Author: Andrew Stellman & Jennifer Greene
Publisher: O'Reilly, 2009
Aimed at: Team leaders and project managers
Pros:Insights from some highly experienced experts
Cons:Mix of writing styles some less good than others
Reviewed by: Mike James
This is the third of O'Reilly's Beautiful titles that I've dipped into and like Beautiful Code and Beautiful Architecture it is a collection of contributions from well respected authorities. As the subtitle puts it, you'll find "inspiring and cautionary tales from veteran team leaders" in this volume.
While the two previous titles are collections of edited essays originated by selected gurus the, almost half of the thirty one contributions are interviews conducted by one or both of Andrew Stellman and Jennifer Greene. Personally I found some of these over wordy and less illuminating than straightforward narratives but other readers may appreciate the level of detail included and the format does enable elements of humour to be included that might otherwise not fit in.
In the preamble, "Why Beautiful Teams" the authors explain how they moved from prescriptively advocating software practices, specifically agile programming, to realising there are many ways to run a project. This led them to trying to discover "what made some projects work while others crashed and burned". This book stems from the premise that the more you know about how different people run their projects the better equipped you are to run your own.
The first interview in the book is with Tim O'Reilly who shares his ideas on leadership. After this the contributions are arranged in five sections. Part One, People starts with a very readable essay with the title "Why Ugly Teams Win" in which Scott Berkun relates his experience at Microsoft. Part Two, Goals opens with an interview with Grady Booch in which he talks about the challenges of getting teams moving in the right direction and then Jennifer Greene has a personal story about conflict which is a relatively short but vey insightful chapter. Part Three, Practices includes a lively conversation between Scott Berkun and Steve McConnell and at least two of the contributions, from James Grenning, a signatory of the Agile Manifesto and Google's Alex Martelli extol agile practices. Andrew Stellman recounts his own experiences in "Bad Boss", the first contribution in Part Four, Obstacles. Part Five, Music consists of a single chapter in which record producer Tony Visconti shws that producing records and building software have a lot in common.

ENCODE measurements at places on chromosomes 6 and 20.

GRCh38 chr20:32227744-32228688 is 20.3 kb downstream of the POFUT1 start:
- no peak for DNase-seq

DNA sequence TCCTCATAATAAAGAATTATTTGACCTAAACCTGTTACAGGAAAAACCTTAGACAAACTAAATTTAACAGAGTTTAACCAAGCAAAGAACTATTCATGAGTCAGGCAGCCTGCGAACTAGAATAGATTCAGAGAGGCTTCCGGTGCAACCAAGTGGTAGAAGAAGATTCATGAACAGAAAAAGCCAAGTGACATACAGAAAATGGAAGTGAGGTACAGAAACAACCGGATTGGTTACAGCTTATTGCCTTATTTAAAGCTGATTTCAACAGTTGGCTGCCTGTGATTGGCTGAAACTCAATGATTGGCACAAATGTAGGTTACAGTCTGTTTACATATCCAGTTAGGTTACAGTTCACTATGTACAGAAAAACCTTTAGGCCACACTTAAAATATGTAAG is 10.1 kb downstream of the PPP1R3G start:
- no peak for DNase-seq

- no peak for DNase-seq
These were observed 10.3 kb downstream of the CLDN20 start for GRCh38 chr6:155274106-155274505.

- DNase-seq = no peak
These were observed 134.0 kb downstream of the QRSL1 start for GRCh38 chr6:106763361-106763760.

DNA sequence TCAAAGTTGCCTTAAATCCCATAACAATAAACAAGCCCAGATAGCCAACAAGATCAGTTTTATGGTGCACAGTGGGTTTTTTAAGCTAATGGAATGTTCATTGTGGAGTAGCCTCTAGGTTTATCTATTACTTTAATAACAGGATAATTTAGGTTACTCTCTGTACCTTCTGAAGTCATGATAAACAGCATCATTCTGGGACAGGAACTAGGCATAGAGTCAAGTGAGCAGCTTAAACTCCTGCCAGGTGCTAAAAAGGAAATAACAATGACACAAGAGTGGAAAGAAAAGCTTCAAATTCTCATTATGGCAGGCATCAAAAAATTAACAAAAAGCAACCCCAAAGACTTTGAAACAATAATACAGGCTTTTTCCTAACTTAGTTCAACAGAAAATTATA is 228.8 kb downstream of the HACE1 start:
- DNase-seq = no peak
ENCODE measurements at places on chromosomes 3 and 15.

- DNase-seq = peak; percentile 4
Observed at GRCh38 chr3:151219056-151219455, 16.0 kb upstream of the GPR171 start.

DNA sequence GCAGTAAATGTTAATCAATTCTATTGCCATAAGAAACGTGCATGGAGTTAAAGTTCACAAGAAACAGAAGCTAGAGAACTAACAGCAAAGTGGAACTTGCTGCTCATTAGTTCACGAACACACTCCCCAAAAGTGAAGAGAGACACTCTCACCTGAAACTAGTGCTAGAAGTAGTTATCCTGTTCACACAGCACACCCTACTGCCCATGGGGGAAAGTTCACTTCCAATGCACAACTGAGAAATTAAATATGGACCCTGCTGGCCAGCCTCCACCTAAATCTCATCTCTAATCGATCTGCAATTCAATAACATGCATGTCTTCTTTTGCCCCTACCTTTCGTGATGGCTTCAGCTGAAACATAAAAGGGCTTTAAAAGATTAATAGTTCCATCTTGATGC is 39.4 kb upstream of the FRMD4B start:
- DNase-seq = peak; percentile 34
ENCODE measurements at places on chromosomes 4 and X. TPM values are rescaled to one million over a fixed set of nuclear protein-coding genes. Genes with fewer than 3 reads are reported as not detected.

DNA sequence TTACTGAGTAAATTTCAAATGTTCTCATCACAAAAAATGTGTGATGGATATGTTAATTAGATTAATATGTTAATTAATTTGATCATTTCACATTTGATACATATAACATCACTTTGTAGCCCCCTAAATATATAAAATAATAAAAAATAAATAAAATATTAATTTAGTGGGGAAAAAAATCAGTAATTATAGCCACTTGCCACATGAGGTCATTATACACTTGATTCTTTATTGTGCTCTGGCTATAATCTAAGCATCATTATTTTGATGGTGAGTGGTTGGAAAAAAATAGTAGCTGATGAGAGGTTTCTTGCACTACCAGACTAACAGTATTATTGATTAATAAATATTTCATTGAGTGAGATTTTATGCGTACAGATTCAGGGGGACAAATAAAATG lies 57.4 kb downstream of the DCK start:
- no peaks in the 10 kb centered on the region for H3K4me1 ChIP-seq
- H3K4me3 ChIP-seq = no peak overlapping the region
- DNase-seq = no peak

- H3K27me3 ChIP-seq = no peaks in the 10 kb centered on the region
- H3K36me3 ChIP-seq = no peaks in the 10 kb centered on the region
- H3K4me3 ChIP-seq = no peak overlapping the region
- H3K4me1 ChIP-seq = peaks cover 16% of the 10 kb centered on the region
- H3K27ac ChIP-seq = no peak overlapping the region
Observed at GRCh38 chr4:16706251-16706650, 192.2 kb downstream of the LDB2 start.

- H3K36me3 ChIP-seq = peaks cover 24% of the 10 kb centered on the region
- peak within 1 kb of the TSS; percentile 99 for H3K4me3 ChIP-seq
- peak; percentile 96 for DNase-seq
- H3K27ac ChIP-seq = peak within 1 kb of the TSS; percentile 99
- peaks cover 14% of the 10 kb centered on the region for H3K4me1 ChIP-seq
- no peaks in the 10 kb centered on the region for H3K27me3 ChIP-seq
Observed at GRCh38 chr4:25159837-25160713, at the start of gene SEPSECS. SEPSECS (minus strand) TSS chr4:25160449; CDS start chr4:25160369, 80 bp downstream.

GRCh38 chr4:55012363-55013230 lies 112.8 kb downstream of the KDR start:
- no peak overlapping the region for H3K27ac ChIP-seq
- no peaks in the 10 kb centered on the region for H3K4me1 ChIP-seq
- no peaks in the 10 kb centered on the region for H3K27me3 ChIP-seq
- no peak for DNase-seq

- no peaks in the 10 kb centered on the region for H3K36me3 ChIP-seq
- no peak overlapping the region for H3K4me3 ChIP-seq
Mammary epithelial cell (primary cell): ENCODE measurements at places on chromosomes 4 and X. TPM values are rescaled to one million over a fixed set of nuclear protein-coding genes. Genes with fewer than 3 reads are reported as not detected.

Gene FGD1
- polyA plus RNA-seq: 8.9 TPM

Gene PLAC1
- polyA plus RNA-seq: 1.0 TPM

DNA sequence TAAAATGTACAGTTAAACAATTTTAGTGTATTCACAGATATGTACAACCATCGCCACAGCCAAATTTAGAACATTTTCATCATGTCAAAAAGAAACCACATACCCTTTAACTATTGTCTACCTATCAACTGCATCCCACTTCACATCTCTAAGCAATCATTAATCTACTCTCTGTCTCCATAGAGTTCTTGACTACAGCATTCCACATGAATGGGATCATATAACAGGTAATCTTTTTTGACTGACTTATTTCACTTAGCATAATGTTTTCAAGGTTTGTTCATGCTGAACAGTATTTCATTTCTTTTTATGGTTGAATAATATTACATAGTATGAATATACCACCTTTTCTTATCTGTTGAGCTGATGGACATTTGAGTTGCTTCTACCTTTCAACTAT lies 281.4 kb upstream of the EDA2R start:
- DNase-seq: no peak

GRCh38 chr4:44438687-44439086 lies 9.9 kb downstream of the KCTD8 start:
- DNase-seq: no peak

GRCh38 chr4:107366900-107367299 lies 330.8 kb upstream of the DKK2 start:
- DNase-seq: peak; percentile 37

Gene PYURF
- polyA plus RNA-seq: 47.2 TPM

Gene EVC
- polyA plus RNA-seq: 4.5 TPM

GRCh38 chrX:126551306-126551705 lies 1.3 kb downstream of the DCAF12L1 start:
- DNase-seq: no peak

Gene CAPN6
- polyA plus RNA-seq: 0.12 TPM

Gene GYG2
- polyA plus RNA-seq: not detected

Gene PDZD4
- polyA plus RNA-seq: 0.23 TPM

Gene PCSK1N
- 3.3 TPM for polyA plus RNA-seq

If you enjoy reading about other people's experiences there is plenty in this volume and you are bound to learn something from their trials and tribulations and the various approaches they have adopted to solve problems and overcome obstacles.